Back-to-school: To Work Or Not To Work Is Student Question Says LSU AgCenter Family Economist

Jeanette A. Tucker  |  4/19/2005 10:28:32 PM

News You Can Use For July 2004

Employment can be more than financial gain for college students. Through it, students can foster a sense of self-worth, develop a sense of responsibility and accomplishment, make a contribution to society and cultivate a sense of professional identity, according to LSU AgCenter family economics professor Dr. Jeanette Tucker.

Nevertheless, student employment does have both advantages and disadvantages, Tucker says, first listing the advantages:

• Defrays the cost of college.

• Develops basic job skills (human capital) and interpersonal skills for future work and community involvement.

• Develops contacts for future employment (networking and reference).

• Enhances career possibilities (even if not paid).

• Helps students decide what they want to do or not do for a career.

• Makes college more affordable even though it may take more years to complete.

• Improves time and energy management skills (Warning: Don’t substitute work for study).

• Makes study more palatable.

• Builds résumés, which are viewed positively by prospective employers.

When students work part time, employers often do not have the financial capability to provide them with traditional health, medical and retirement benefits. Employers of college students may "pay" in monetary and service income. Service income may include free or reduced-cost meals, coffee, employee discounts on purchases, or privileges, such as tanning booth or fitness center use. Many college students take advantage of such service income, but few actually recognize the value.

About half of current undergraduates work to finance school. A Purdue University study reveals a number of negatives to employment. For example, some 27 percent of participants thought employment reduced their grades because of time constraints. Another 37 percent said work prevented taking refresher courses or tutoring.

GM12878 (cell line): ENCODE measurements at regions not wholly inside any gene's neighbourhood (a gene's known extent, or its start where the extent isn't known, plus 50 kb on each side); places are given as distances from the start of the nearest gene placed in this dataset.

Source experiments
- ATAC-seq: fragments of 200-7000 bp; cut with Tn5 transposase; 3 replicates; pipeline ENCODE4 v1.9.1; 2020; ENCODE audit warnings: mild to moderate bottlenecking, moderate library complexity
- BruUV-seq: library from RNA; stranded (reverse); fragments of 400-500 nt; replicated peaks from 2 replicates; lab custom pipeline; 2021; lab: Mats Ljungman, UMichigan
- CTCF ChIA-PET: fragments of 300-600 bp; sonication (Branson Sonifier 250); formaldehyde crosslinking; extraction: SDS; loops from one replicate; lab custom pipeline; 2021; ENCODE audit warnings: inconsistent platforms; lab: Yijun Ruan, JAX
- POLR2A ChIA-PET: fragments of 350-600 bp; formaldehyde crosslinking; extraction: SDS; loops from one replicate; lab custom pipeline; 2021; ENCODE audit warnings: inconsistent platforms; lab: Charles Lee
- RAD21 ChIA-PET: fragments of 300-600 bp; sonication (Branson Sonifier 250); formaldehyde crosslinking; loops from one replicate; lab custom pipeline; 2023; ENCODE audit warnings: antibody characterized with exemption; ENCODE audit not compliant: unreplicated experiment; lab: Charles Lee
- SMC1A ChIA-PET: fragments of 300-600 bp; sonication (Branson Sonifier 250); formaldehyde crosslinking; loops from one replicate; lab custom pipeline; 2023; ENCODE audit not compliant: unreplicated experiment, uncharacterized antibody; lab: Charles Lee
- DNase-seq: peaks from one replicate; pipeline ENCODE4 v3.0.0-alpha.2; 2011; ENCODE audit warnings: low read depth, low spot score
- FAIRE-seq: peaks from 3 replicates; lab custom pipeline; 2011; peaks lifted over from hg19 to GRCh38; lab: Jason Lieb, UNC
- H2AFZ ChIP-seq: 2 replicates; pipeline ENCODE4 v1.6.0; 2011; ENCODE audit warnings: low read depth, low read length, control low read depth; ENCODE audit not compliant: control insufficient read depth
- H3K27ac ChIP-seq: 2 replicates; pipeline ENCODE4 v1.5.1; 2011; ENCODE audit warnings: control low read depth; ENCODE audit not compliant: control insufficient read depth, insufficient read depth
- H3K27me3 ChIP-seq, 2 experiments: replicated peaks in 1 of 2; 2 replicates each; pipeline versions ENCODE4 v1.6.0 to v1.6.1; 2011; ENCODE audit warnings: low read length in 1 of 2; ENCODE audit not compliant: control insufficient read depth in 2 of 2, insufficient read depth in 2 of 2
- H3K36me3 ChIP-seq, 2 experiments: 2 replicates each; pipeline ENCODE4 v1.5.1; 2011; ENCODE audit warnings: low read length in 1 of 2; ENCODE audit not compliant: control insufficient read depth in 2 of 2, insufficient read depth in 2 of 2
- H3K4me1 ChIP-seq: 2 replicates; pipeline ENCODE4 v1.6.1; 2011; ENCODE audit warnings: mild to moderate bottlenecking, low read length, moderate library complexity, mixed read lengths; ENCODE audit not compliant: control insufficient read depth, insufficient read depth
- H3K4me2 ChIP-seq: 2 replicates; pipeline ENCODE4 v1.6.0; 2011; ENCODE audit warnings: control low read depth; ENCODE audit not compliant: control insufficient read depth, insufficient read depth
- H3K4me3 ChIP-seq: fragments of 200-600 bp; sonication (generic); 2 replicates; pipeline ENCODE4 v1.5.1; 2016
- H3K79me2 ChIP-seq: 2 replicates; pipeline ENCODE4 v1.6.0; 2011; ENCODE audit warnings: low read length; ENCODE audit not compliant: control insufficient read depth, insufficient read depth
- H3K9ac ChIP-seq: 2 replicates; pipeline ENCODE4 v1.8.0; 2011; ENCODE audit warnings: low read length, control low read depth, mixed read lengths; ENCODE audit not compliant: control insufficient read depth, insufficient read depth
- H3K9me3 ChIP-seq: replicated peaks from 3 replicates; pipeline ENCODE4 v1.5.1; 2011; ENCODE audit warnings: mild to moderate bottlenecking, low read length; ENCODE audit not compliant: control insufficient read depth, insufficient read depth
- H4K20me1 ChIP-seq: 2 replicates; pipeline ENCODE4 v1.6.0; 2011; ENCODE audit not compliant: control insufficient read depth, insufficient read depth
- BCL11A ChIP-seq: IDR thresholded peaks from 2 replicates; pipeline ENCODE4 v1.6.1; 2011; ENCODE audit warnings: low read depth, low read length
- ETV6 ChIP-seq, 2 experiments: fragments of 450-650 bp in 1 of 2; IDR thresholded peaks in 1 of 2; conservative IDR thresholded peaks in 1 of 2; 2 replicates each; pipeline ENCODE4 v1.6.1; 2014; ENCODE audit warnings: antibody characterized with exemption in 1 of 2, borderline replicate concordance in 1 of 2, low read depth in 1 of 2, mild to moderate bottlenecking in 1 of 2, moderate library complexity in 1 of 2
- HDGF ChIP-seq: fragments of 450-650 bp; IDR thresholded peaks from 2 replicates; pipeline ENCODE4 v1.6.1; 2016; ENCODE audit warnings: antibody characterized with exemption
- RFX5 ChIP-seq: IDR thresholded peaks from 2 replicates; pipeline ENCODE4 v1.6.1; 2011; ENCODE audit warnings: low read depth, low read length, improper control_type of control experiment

Taking fewer classes because of employment was reported by 20 percent. When students work over 20 hours per week, their responsibilities for studies and classroom performance are often in jeopardy. Some students reported they wish they had taken more opportunities for social development, the arts, recreation, enrichment activities or general education.

Tucker encourages students to avoid being "penny wise but pound-foolish," that is, working to meet current wants but missing opportunities, enjoyment and long-term benefits.

"Some students may need to be reminded that studying is more important than a part-time job," Tucker says, noting that the main problem is that requirements for work and study are unlimited, but time resources are limited." Therefore, the solution is to be more efficient and effective. Students should strive to be organized and use loose bits of time.

"One’s greatest investment in life is education," Tucker says, explaining, "Although one may have to make sacrifices to attain it, a degree cannot be stolen, lost or destroyed as material investments can." In light of that, students and parents should consider both the pros and cons of student employment before the decision to work or not to work is made.

For information on related family and consumer topics, visit the FCS Web site at http://www.lsuagcenter.com/Inst/
Extension/Departments/fcs/ For local information and educational programs, contact an extension agent in your parish LSU AgCenter office.

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On the Internet: LSU AgCenter: http://www.lsuagcenter.com/Inst/
Extension/Departments/fcs/
Source: Jeanette Tucker (225) 578-1425 or Jtucker@agcenter.lsu.edu

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